Daily Californian Column About Journalism’s Flaws Goes Viral

It is the come to Jesus column, the op-ed read ’round the world (wide web), and the most talked-about commentary in journalism circles over the past 48 hours. In a piece published Wednesday, Daily Californian senior staffer Mihir Zaveri at the University of California, Berkeley, seems to have tapped into an I’m-mad-as-hell fervor among journos about the current state of the news media.

Zaveri’s thesis: Forget advertising woes, Internet challenges, and economic ugliness. The fault, dear Brutus, is not in our stars, but in ourselves.

“All of that stuff is on us, the journalists,” he writes.  “It’s our fault.  Our job was to report the news, and we did that. But we got complacent, and we stopped evolving, and soon the concept of a news article became far removed from what you, as a person, valued.  Now we find ourselves in an awkward position where an indispensable component of democracy is slipping away, and we’re scrambling.”

The column is not any different from many other diatribes about journalism’s betwixt and between topsy-turvydom published in recent years.  Yet, it has blown up on Twitter and landed on blogosphere destination spots such as Romenesko+, launching Zaveri into a stratosphere of fame most student journalists never experience.  It appears Zaveri’s youth and idealism– and the backstory of the column emanating from a midsummer night of drinking– are the keys to its social media virility.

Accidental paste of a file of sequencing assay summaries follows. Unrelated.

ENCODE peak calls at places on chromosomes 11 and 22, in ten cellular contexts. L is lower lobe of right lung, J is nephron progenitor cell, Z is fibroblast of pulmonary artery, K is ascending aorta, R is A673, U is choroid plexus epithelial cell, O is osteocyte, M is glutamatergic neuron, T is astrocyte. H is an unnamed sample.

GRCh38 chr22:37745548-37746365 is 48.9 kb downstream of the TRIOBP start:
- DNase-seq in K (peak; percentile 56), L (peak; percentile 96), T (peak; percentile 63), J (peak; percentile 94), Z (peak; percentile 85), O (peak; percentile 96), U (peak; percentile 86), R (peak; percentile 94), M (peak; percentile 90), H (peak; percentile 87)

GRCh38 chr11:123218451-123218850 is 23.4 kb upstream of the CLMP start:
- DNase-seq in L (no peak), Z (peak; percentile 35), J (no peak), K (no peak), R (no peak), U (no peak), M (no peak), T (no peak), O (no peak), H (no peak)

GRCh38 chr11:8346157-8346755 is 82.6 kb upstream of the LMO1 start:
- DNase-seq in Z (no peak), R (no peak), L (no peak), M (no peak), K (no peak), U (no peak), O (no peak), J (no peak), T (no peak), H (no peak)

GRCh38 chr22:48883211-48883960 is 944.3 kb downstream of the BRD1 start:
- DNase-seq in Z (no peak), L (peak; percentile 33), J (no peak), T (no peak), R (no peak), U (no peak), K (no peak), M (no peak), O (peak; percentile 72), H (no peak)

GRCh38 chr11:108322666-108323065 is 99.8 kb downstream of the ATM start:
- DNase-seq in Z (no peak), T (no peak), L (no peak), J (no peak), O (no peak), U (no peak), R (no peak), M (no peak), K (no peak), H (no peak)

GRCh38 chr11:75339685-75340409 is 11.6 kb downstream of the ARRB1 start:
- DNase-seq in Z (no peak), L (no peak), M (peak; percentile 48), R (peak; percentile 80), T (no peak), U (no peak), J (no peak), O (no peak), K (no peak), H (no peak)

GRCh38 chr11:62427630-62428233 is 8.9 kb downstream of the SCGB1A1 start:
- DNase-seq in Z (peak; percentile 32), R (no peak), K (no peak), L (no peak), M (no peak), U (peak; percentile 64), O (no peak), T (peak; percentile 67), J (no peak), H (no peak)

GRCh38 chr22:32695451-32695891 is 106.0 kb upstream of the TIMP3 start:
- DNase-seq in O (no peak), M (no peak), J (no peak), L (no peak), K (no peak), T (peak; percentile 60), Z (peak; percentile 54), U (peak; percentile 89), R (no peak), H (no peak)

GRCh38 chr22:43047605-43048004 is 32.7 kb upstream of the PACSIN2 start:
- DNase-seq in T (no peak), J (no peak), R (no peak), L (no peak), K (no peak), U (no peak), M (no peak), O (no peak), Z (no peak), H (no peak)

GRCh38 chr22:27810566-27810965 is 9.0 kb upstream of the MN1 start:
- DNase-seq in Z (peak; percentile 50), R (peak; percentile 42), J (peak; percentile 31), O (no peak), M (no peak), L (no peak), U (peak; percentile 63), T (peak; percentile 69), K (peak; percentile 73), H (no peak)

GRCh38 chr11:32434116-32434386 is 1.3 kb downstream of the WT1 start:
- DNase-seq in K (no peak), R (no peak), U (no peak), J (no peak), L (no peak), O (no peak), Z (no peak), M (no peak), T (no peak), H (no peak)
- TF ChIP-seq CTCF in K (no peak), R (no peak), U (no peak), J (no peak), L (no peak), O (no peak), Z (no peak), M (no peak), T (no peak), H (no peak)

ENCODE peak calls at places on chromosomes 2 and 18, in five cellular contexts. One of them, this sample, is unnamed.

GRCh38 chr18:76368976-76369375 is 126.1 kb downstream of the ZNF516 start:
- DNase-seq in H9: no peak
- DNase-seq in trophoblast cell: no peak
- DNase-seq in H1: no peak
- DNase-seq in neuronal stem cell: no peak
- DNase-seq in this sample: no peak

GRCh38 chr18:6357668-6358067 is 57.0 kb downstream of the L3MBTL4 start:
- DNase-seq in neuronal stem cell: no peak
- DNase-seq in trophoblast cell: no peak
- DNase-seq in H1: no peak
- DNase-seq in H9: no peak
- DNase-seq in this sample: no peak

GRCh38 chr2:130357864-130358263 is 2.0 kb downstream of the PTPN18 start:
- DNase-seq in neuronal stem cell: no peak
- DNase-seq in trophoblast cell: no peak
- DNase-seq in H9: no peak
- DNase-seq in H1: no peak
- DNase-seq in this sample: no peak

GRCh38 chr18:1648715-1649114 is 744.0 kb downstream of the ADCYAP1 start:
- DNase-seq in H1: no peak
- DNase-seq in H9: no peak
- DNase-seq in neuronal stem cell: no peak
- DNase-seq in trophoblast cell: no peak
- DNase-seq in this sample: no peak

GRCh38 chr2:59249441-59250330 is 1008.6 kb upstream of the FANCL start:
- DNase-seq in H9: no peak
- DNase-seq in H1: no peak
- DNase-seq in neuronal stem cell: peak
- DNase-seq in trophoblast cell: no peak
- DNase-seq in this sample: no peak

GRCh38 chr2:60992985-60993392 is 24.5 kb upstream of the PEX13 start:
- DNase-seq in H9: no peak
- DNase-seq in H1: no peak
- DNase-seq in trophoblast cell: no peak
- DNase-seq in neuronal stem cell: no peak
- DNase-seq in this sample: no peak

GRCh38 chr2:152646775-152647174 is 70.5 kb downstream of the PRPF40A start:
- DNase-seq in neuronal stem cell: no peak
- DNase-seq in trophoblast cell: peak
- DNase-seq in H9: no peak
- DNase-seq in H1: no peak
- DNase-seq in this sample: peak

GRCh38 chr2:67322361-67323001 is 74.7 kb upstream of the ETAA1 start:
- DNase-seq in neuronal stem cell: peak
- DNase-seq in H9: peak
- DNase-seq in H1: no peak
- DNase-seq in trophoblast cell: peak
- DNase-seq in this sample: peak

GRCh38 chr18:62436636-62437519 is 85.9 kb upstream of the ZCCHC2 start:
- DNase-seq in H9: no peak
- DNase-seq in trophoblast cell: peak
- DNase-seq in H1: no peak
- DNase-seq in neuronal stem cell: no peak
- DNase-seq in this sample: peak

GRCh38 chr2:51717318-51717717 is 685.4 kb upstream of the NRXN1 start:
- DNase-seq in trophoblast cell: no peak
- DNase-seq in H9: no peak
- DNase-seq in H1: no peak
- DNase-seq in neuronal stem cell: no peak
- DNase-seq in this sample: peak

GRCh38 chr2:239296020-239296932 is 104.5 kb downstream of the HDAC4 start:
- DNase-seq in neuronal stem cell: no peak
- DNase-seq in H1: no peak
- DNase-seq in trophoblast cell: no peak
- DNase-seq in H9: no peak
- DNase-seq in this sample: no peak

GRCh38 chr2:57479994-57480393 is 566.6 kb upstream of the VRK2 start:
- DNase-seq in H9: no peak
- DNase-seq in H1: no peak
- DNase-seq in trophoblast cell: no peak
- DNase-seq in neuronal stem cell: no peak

Within the piece, Zaveri writes with a refreshing earnestness and a behind-the-curtain honesty that makes you momentarily overlook the fact that he is essentially trotting out tired journalism 2.0 cliches about the need for greater transparency and public accountability and the sad decline of watchdog journalism.

In addition, it must be written that his three-step plan for reinvigorating journalism is, ahem, less-than-stellar.  It includes suggestions about holding public meetings to help gauge what is important and newsworthy among the populace (to be attended by crazies, those with an agenda, and the .02 percent of regular people who actually have time for such a thing) and only publishing pieces that come with “instructions on how you, as a resident of a democratic country, can make your life, your family’s life and your society’s life better.”  Hmm.

But while it falls short as helpful, its heart is in the right place and I do think it is a fairly accurate round-up of how other impassioned student journalists feel when they stare into their professional futures and consider entering the field.

In his words, “Journalism is in a dark time. But we can’t give up. We have to fight for relevance in your lives. We need to gain back your trust that what we’re doing is worth keeping alive . . . I don’t have all the answers. I just have too much angst and now finally a public outlet for it in the form of this column. What I can tell you now is it isn’t anyone’s fault but our own that we find ourselves in journalism’s epic predicament.  And what I can promise you now is I will try as hard as I can to make journalism important in your life again.”

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